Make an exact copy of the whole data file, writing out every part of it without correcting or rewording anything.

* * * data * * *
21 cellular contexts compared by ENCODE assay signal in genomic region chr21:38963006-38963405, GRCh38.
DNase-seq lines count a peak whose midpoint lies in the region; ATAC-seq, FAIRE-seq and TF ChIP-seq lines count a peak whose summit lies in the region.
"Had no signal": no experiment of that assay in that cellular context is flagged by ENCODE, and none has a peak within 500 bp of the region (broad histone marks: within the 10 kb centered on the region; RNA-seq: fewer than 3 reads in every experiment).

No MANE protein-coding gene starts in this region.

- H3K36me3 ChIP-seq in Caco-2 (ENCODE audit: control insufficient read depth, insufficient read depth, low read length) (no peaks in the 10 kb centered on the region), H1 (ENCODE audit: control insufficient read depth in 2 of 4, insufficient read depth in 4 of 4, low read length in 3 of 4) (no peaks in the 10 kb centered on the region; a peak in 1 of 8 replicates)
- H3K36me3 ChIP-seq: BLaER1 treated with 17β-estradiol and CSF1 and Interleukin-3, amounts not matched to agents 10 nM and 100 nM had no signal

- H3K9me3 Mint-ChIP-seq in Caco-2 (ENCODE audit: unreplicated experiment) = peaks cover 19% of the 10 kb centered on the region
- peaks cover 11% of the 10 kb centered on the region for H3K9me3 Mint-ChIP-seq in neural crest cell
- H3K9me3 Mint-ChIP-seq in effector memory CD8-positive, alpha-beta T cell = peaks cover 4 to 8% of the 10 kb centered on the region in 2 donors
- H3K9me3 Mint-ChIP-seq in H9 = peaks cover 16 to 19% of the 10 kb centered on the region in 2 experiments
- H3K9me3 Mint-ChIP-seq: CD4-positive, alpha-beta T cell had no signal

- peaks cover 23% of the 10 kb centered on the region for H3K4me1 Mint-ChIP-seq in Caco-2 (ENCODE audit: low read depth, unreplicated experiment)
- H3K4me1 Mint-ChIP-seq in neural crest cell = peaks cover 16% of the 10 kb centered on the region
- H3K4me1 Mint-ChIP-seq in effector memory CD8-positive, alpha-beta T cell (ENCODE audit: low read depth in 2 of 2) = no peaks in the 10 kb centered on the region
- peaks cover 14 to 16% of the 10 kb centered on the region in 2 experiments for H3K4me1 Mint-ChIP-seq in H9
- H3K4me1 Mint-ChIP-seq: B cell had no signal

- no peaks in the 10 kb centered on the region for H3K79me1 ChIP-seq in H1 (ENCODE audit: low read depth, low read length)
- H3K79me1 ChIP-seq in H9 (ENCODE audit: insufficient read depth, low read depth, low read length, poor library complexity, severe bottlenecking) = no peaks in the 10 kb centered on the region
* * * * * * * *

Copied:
21 cellular contexts compared by ENCODE assay signal in genomic region chr21:38963006-38963405, GRCh38.
DNase-seq lines count a peak whose midpoint lies in the region; ATAC-seq, FAIRE-seq and TF ChIP-seq lines count a peak whose summit lies in the region.
"Had no signal": no experiment of that assay in that cellular context is flagged by ENCODE, and none has a peak within 500 bp of the region (broad histone marks: within the 10 kb centered on the region; RNA-seq: fewer than 3 reads in every experiment).

No MANE protein-coding gene starts in this region.

- H3K36me3 ChIP-seq in Caco-2 (ENCODE audit: control insufficient read depth, insufficient read depth, low read length) (no peaks in the 10 kb centered on the region), H1 (ENCODE audit: control insufficient read depth in 2 of 4, insufficient read depth in 4 of 4, low read length in 3 of 4) (no peaks in the 10 kb centered on the region; a peak in 1 of 8 replicates)
- H3K36me3 ChIP-seq: BLaER1 treated with 17β-estradiol and CSF1 and Interleukin-3, amounts not matched to agents 10 nM and 100 nM had no signal

- H3K9me3 Mint-ChIP-seq in Caco-2 (ENCODE audit: unreplicated experiment) = peaks cover 19% of the 10 kb centered on the region
- peaks cover 11% of the 10 kb centered on the region for H3K9me3 Mint-ChIP-seq in neural crest cell
- H3K9me3 Mint-ChIP-seq in effector memory CD8-positive, alpha-beta T cell = peaks cover 4 to 8% of the 10 kb centered on the region in 2 donors
- H3K9me3 Mint-ChIP-seq in H9 = peaks cover 16 to 19% of the 10 kb centered on the region in 2 experiments
- H3K9me3 Mint-ChIP-seq: CD4-positive, alpha-beta T cell had no signal

- peaks cover 23% of the 10 kb centered on the region for H3K4me1 Mint-ChIP-seq in Caco-2 (ENCODE audit: low read depth, unreplicated experiment)
- H3K4me1 Mint-ChIP-seq in neural crest cell = peaks cover 16% of the 10 kb centered on the region
- H3K4me1 Mint-ChIP-seq in effector memory CD8-positive, alpha-beta T cell (ENCODE audit: low read depth in 2 of 2) = no peaks in the 10 kb centered on the region
- peaks cover 14 to 16% of the 10 kb centered on the region in 2 experiments for H3K4me1 Mint-ChIP-seq in H9
- H3K4me1 Mint-ChIP-seq: B cell had no signal

- no peaks in the 10 kb centered on the region for H3K79me1 ChIP-seq in H1 (ENCODE audit: low read depth, low read length)
- H3K79me1 ChIP-seq in H9 (ENCODE audit: insufficient read depth, low read depth, low read length, poor library complexity, severe bottlenecking) = no peaks in the 10 kb centered on the region